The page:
Profile: 'Don't call us the taxman' says HMRC comms director Poli Stuart-Lacey

Poli Stuart-Lacey, the director of communications at HMRC, is on a mission to consign the stuffy 'taxman' image of the institution to the history books and reposition it as a vibrant, diverse and fair organisation in the eyes of the public.

Changing the public's perception of HMRC is high on Poli Stuart-Lacey's to-do list
Changing the public's perception of HMRC is high on Poli Stuart-Lacey's to-do list

In an exclusive interview with PRWeek, Stuart-Lacey talks about her plans to give a more human face to the HMRC brand, the spirit of collaboration that drives her work and how the gender balance in government comms has changed during her career.

Growing up in Oxford

Stuart-Lacey grew up in the beating heart of English academia, in Oxford; the daughter of her university dean father, who taught law at Hertford College, and her Polish immigrant mother, who came to the UK at the end of the Second World War.

The comms chief describes her childhood as growing up "feeling a bit like Lyra", the fearless heroine of Phillip Pullman’s ‘His Dark Materials’ trilogy.

The association with Pullman does not end there. "He was my English teacher at school. He was brilliant," Stuart-Lacey reveals.

University years

Stuart-Lacey studied French and Italian at university. Languages are a tradition in her family; her mother won a scholarship to Oxford to study Russian and French, while her older brother studied French and Greek.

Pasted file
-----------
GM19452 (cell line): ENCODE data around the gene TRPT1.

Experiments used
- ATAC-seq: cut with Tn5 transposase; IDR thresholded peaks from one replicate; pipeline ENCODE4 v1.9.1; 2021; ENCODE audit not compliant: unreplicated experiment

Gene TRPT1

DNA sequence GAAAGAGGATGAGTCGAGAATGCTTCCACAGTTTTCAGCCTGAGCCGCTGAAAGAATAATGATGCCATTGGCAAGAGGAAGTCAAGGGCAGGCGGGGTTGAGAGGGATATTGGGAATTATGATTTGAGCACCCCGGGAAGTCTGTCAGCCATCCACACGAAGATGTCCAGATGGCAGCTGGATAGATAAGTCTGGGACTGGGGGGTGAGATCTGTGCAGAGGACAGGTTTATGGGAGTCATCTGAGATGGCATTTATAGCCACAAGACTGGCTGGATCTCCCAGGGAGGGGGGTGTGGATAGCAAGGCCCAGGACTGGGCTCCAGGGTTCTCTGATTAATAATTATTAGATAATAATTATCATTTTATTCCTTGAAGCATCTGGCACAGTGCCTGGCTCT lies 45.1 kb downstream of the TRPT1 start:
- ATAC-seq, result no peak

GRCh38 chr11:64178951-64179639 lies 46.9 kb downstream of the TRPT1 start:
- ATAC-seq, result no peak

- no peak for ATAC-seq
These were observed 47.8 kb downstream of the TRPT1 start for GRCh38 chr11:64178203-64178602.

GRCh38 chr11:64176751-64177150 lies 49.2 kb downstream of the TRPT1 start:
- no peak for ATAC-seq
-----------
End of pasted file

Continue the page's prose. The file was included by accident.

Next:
She jokes that her degree choice betrayed either a lack of creativity or a shared tradition in her household, but she speaks warmly of spending a year of her degree in Bologna, Italy, hearing lectures by the writer and philosopher Umberto Eco.

A career in government comms was not on her radar at this stage.

She says: "I didn’t have a specific career in my mind. I was confident, I suppose, in my young mind, that there were lots of options that I could follow from an arts degree."

Choosing a career

Early career ideas for Stuart-Lacey included the law or, perhaps more relevant to the path she eventually chose, becoming a psychiatrist.

She says: "I really liked thinking about what made people tick and how people rationalise things. I didn’t plan to go into communications, but looking back I can see why I was attracted to it, because of the impact you can have – especially in terms of behaviour-change and raising awareness."

Stuart-Lacey’s first taste of what the government machine looked like from the inside was working as a private secretary to Estelle Morris, the Secretary of State for Education in the Department for Education and Skills during the heady days of Tony Blair’s first 'New Labour' administration.

It was an eye-opening experience.